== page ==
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Horak, I. G., Mckay, I. J., Henen, B. T., Heyne, H., Hofmeyr, M. D., & de Villiers, A. L. (2006). Parasites of domestic and wild animals in south africa. xlvii. ticks of tortoises and other reptiles. The Onderstepoort journal of veterinary research, 73(3), 215–227. 
Added by: Admin (14 Aug 2008 20:33:44 UTC)
Resource type: Journal Article
BibTeX citation key: Horak2006a
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Categories: General
Keywords: Chersina, Chersina angulata, Geochelone, Homopus, Homopus signatus, Kinixys, Kinixys belliana, Kinixys natalensis, Parasiten = parasites, Schildkröten = turtles + tortoises, Stigmochelys, Stigmochelys pardalis, Testudinidae, Veterinärmedizin = veterinary medicine
Creators: Henen, Heyne, Hofmeyr, Horak, Mckay, de Villiers
Collection: The Onderstepoort journal of veterinary research
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Abstract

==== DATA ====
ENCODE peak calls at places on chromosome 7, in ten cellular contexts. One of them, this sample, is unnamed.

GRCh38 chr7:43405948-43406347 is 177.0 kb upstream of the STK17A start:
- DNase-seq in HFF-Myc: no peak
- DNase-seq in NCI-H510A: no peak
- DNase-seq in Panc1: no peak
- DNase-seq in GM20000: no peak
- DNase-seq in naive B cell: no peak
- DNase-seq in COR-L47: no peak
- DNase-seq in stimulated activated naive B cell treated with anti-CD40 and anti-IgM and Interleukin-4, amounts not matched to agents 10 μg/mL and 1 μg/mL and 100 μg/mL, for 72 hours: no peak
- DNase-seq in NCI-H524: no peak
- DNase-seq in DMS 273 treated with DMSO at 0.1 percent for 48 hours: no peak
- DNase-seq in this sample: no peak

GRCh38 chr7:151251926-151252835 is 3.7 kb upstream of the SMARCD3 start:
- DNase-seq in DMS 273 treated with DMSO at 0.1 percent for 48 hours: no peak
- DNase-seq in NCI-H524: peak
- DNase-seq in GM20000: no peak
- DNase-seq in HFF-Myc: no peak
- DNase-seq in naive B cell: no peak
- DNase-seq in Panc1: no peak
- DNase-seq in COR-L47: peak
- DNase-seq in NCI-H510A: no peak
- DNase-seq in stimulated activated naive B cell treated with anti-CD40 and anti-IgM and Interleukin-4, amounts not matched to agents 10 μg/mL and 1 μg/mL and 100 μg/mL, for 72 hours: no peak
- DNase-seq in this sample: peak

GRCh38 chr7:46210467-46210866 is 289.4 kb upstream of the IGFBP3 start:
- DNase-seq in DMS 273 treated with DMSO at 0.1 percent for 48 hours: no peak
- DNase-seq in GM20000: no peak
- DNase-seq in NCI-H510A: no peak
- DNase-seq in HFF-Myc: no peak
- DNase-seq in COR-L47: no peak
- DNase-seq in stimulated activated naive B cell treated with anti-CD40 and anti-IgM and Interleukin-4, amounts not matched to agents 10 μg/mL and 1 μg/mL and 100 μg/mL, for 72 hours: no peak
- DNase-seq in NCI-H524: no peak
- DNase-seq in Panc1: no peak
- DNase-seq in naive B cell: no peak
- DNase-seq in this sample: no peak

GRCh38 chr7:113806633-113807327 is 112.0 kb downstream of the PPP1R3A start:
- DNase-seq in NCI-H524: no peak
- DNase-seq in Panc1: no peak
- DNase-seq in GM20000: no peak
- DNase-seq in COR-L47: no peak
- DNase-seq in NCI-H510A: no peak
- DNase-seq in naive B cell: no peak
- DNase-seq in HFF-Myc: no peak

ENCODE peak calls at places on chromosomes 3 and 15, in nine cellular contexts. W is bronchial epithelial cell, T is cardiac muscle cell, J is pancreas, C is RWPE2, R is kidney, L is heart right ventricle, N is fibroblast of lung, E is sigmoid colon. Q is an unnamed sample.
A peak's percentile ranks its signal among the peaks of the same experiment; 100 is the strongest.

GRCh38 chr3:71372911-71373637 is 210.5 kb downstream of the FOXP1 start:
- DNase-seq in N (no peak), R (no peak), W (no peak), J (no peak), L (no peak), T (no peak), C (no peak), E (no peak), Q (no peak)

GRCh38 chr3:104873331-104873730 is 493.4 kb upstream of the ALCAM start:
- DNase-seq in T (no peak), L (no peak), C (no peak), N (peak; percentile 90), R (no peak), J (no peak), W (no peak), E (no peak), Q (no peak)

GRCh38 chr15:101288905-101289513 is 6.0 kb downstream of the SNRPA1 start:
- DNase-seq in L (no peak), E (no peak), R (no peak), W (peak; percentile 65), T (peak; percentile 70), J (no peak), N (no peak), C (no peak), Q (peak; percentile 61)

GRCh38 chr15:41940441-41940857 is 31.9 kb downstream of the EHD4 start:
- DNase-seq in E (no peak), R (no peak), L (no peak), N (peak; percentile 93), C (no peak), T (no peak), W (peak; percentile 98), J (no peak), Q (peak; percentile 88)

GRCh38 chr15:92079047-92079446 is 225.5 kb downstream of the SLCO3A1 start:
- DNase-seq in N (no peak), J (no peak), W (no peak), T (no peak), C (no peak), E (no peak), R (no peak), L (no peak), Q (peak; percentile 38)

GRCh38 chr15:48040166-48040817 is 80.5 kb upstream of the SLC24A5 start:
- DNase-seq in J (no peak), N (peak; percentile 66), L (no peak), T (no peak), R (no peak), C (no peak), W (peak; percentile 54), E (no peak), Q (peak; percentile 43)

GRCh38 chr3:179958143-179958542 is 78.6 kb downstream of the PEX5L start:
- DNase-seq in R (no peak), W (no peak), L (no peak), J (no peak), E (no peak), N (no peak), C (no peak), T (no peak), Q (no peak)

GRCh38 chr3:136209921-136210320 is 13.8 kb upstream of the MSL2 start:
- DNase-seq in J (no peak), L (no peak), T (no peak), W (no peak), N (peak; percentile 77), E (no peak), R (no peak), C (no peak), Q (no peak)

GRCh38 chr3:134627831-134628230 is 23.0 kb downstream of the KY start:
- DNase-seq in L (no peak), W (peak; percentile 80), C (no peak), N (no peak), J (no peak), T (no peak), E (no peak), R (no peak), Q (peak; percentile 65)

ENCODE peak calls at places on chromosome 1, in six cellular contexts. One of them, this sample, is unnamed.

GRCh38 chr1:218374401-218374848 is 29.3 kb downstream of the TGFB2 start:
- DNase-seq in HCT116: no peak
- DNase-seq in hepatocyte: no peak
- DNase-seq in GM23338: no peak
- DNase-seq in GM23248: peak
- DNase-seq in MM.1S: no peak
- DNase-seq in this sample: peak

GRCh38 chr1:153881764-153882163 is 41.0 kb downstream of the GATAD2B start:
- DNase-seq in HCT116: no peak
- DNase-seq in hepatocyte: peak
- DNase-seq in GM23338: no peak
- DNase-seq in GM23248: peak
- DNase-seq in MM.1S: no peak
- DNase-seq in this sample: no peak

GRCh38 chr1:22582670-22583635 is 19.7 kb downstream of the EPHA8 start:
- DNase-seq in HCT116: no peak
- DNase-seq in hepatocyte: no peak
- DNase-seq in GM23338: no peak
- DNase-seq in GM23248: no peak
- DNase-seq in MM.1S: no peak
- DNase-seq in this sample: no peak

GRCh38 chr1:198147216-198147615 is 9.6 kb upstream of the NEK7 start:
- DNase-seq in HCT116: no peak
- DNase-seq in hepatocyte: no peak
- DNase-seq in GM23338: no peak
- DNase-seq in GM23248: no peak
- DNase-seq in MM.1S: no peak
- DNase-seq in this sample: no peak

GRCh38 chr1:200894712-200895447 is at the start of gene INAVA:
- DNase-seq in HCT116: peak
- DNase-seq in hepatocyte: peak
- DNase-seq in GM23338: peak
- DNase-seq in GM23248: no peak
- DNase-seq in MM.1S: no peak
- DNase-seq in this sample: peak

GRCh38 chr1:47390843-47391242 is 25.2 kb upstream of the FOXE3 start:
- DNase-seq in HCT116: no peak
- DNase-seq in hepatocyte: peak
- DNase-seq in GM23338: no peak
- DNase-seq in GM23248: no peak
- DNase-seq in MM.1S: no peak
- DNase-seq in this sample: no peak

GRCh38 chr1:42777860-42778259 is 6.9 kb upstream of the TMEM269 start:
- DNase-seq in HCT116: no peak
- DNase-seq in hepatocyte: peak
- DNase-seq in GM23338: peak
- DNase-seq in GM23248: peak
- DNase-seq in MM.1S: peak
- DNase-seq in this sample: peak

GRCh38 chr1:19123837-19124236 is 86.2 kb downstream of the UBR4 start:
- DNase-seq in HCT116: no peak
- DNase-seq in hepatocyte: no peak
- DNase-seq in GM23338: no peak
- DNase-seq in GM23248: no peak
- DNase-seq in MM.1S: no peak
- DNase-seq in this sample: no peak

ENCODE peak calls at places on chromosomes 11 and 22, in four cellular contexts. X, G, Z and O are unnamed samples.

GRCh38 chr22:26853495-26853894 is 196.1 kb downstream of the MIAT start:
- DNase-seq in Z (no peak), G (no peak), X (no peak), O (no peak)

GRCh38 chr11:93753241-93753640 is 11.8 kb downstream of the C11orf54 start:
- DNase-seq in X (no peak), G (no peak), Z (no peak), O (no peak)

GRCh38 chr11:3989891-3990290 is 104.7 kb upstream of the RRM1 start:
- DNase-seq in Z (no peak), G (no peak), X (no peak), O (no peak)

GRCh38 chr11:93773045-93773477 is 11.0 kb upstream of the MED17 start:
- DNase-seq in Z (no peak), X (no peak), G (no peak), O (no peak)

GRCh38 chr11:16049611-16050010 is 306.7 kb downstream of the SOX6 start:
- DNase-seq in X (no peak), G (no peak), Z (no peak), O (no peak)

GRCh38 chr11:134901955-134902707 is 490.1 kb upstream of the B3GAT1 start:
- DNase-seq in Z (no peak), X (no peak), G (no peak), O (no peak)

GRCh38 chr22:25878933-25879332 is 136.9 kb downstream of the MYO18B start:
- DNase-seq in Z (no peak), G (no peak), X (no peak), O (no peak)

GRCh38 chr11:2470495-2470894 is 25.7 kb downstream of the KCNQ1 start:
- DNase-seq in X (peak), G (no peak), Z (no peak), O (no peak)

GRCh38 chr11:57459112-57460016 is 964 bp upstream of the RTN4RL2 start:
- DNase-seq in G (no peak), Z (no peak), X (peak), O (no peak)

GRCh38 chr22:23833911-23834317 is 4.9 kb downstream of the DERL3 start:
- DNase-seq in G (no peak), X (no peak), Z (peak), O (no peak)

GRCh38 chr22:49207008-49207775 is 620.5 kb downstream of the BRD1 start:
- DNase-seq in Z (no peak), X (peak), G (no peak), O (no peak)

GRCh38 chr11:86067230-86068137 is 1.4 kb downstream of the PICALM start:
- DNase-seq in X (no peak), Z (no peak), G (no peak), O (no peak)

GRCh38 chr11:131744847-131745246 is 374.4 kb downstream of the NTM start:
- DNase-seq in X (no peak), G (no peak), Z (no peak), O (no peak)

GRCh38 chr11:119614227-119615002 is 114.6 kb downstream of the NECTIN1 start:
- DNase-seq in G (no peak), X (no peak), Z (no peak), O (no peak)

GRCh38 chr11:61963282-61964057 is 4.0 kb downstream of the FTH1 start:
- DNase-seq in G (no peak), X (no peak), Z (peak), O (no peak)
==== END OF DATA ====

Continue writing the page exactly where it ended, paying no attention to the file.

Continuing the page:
Testudinidae A total of 586 reptiles, belonging to 35 species and five subspecies, were examined in surveys aimed at determining the species spectrum and geographic distribution of ticks that infest them. Of these reptiles 509 were tortoises, 28 monitor or other lizards, and 49 snakes. Nine ixodid tick species, of which seven belonged to the genus Amblyomma, and one argasid tick, Ornithodoros compactus were recovered. Seven of the ten tick species are parasites of reptiles. Amongst these seven species Amblyomma marmoreum was most prevalent and numerous on leopard tortoises, Geochelone pardalis; Amblyomma nuttalliwas present only on Bell's hinged tortoises, Kinixys belliana; and most Amblyomma sylvaticum were collected from angulate tortoises, Chersina angulata. Amblyomma exornatum (formerly Aponomma exornatum) was only recovered from monitor lizards, Varanus spp.; most Amblyomma latum (formerly Aponomma latum) were from snakes; and a single nymph of Amblyomma transversale (formerly Aponomma transversale) was collected from a southern African python, Python natalensis. All 30 Namaqualand speckled padloper tortoises, Homopus signatus signatus, examined were infested with O. compactus. The seasonal occurrence of A. sylvaticum and the geographic distribution of this tick and of A. marmoreum, A. nuttalli, A. exornatum, A. latum and O. compactus are illustrated.
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